Strays in the City: A closer look at Detroit’s dog epidemic

On a laundry list of municipal problems being heartily mismanaged in the City of Detroit, welfare for stray dogs has historically fallen to the bottom. This was until recently. In 2015, a whistle-blower pushed the archaic ran city facility back into the limelight. A look into the stray dog epidemic in Detroit and multiple efforts being made to combat it, including recent municipal restructuring.

Warning: Some images may be graphic


 

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In 2012, Detroit made national headlines once again. Not for the typical reasons: crime, poverty, or failing city infrastructure, but for the number of stray dogs roaming the streets. Rolling Stone’s Mark Binelli reported 50,000 stray dogs roamed the city. (An estimated 360 stray dogs per square mile of the city.) The problem with that report? It was wrong.

According to the American Strays Project, developed by the World Animal Awareness Society, based upon preliminary data there are at most 3,000 stray dogs in the City of Detroit, closer to 1,000. This isn’t to say their isn’t a problem – far from it.

Direct attacks, communicable diseases and traffic hazards are just some of the hazards posed by the still very high number of strays in the city.

The issue is a complex one, layered by a fiscally stressed city government, as well as families. “Fiscal stress leads families to abandon their domestic dogs; the dogs find shelter in abandoned buildings and food sources in urban wildlife and garbage; the dogs breed in the wild thus producing a growing number of feral animals,” says Laura A. Reese in her 2014 report “The Dog Days of Detroit: Urban Stray and Feral Animals.”

The complex and frankly problem is being combated with a variety of attempted solutions. There are many organizations working in the city to try and improve conditions for dogs in Detroit. The Michigan Humane Society is building a new animal care campus in the city. The campus is long overdue; the MHS current Detroit facility is a former piston ring factory built more than 100 years ago.

A large push for improved welfare for dogs in the city comes from Detroit Dog Rescue, the only no-kill shelter operating in Detroit, regulated by the Department of Agriculture.  The rescue also tries to work with dog owners in the city of Detroit to encourage responsible dog ownership. In the new year, the rescue plans on hosting regularly low-cost vaccination clinics for residents.

For years, DDR had a rocky relationship with the DAC with city officials threatening to seize dogs from the organization. Still, they kept pressing on. Shelby Sniffen became involved with DDR three years ago when volunteering as a foster.

In 2014, the organization was accredited and allowed to open a brick-and-mortar shelter in the city and by October 2015, after months of negotiation, DDR was allowed to finally begin pulling dogs from the Detroit Animal Control facility. The first 10 dogs pulled from the DAC were affectionately named Squad 10. The dogs were ill, to say the least. Kristina Rinald, DDR’s Executive Director says this sadly isn’t uncommon for dogs coming out of the facility.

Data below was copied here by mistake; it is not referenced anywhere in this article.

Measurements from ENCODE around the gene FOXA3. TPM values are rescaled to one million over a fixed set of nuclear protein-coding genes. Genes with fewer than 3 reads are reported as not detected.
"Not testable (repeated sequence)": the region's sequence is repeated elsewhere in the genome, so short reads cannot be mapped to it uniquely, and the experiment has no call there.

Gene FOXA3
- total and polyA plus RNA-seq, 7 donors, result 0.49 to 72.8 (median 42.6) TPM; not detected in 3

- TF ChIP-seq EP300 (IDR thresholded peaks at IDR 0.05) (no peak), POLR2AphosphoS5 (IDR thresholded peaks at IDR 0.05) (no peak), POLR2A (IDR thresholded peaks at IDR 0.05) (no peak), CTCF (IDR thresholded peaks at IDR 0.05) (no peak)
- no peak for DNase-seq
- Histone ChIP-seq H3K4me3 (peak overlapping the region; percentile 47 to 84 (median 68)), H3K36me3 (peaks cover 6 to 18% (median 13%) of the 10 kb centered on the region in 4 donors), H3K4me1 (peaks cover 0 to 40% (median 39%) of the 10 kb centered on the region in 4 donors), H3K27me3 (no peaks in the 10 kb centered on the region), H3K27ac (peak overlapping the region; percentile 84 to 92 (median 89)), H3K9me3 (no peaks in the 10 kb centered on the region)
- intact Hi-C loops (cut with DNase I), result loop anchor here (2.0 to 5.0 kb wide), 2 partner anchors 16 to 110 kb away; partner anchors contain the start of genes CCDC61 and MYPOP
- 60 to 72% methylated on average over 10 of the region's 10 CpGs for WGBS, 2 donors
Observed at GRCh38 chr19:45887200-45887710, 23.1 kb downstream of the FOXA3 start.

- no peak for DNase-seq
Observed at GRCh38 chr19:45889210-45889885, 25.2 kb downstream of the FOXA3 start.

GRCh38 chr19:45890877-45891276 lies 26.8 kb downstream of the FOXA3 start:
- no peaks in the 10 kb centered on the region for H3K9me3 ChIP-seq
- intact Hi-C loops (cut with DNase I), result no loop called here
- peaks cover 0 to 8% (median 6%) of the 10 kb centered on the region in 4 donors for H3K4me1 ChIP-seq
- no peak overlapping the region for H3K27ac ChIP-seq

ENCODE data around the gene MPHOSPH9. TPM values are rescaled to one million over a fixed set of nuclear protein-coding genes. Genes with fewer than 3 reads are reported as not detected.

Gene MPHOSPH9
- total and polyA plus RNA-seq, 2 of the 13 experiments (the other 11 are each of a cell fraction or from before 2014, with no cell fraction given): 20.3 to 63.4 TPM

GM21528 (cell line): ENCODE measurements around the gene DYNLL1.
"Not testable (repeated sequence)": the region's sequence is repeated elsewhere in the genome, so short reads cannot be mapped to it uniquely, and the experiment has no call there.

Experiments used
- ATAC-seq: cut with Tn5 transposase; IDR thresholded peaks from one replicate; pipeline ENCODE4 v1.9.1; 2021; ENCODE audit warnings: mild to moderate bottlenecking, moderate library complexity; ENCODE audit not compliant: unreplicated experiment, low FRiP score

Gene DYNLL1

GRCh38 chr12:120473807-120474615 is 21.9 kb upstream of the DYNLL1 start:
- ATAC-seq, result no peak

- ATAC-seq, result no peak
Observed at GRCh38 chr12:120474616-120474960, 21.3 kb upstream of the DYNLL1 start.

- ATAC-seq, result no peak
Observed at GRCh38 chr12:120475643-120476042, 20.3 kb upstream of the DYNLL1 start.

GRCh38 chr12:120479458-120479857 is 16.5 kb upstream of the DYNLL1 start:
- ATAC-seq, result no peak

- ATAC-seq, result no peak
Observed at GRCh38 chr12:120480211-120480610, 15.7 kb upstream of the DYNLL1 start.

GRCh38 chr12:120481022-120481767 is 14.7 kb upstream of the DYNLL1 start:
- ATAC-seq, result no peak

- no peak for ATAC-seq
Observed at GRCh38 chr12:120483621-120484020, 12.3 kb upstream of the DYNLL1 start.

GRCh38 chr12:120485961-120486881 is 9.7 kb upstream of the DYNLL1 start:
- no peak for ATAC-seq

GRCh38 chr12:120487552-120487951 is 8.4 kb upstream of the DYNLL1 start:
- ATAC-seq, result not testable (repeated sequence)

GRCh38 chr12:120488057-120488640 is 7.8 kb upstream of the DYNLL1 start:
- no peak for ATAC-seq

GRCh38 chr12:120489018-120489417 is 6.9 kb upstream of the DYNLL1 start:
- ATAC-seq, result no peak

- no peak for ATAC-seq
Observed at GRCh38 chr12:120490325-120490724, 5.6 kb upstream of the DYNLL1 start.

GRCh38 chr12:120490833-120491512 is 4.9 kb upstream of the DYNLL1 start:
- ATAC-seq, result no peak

By December, most of the dogs are still in medical boarding. However, some of Squad 10 made their first appearance at an adoption event on Dec. 6 sponsored by 96.3 WDVD.

 

The DAC fell under harsh scrutiny this year after a former animal control officer, Brittany Roberts filed a whistle-blower lawsuit, producing photos of horrendous conditions inside the facility. The 18-page complaint contained horrendous photos from inside of the facility, some depicting dead and dying animals. Online reports cite that the DAC euthanized about 75 percent of the 3,869 dogs it sheltered in 2013, the most recent data available.

Since then, protests have spurred outside of the DAC facility, demanding new management and upgraded facilities. Some of the most recent of which were today:


 

In October, the operations of the DAC were restructured under the city’s health department. The department headed by Executive Director of Public Health and Health Officer Dr. Abdul El-Sayed who took his position as the head of the health department in October. This ultimately makes a lot of sense. “It’s not an animal problem, it’s a human problem,” says Al-Sayed.

With new hands at the wheel, El-Sayed has plans to improve the conditions at the Detroit Animal Control. He discusses the decision to incorporate DAC with the Health Department and future plans to improve conditions in the facility:

What comes next for the city of Detroit and the thousands of stray dogs roaming it’s streets are still unknown. However, it’s safe to say that conditions are improving. Shared responsibility by multiple organizations paired with a restructuring of municipal facilities hints towards better days ahead.

For more information on adoption facilities near/in Detroit:

Can journalists use social networks to express opinions or advocate for causes?

The short answer is “not really.” Unfortunately.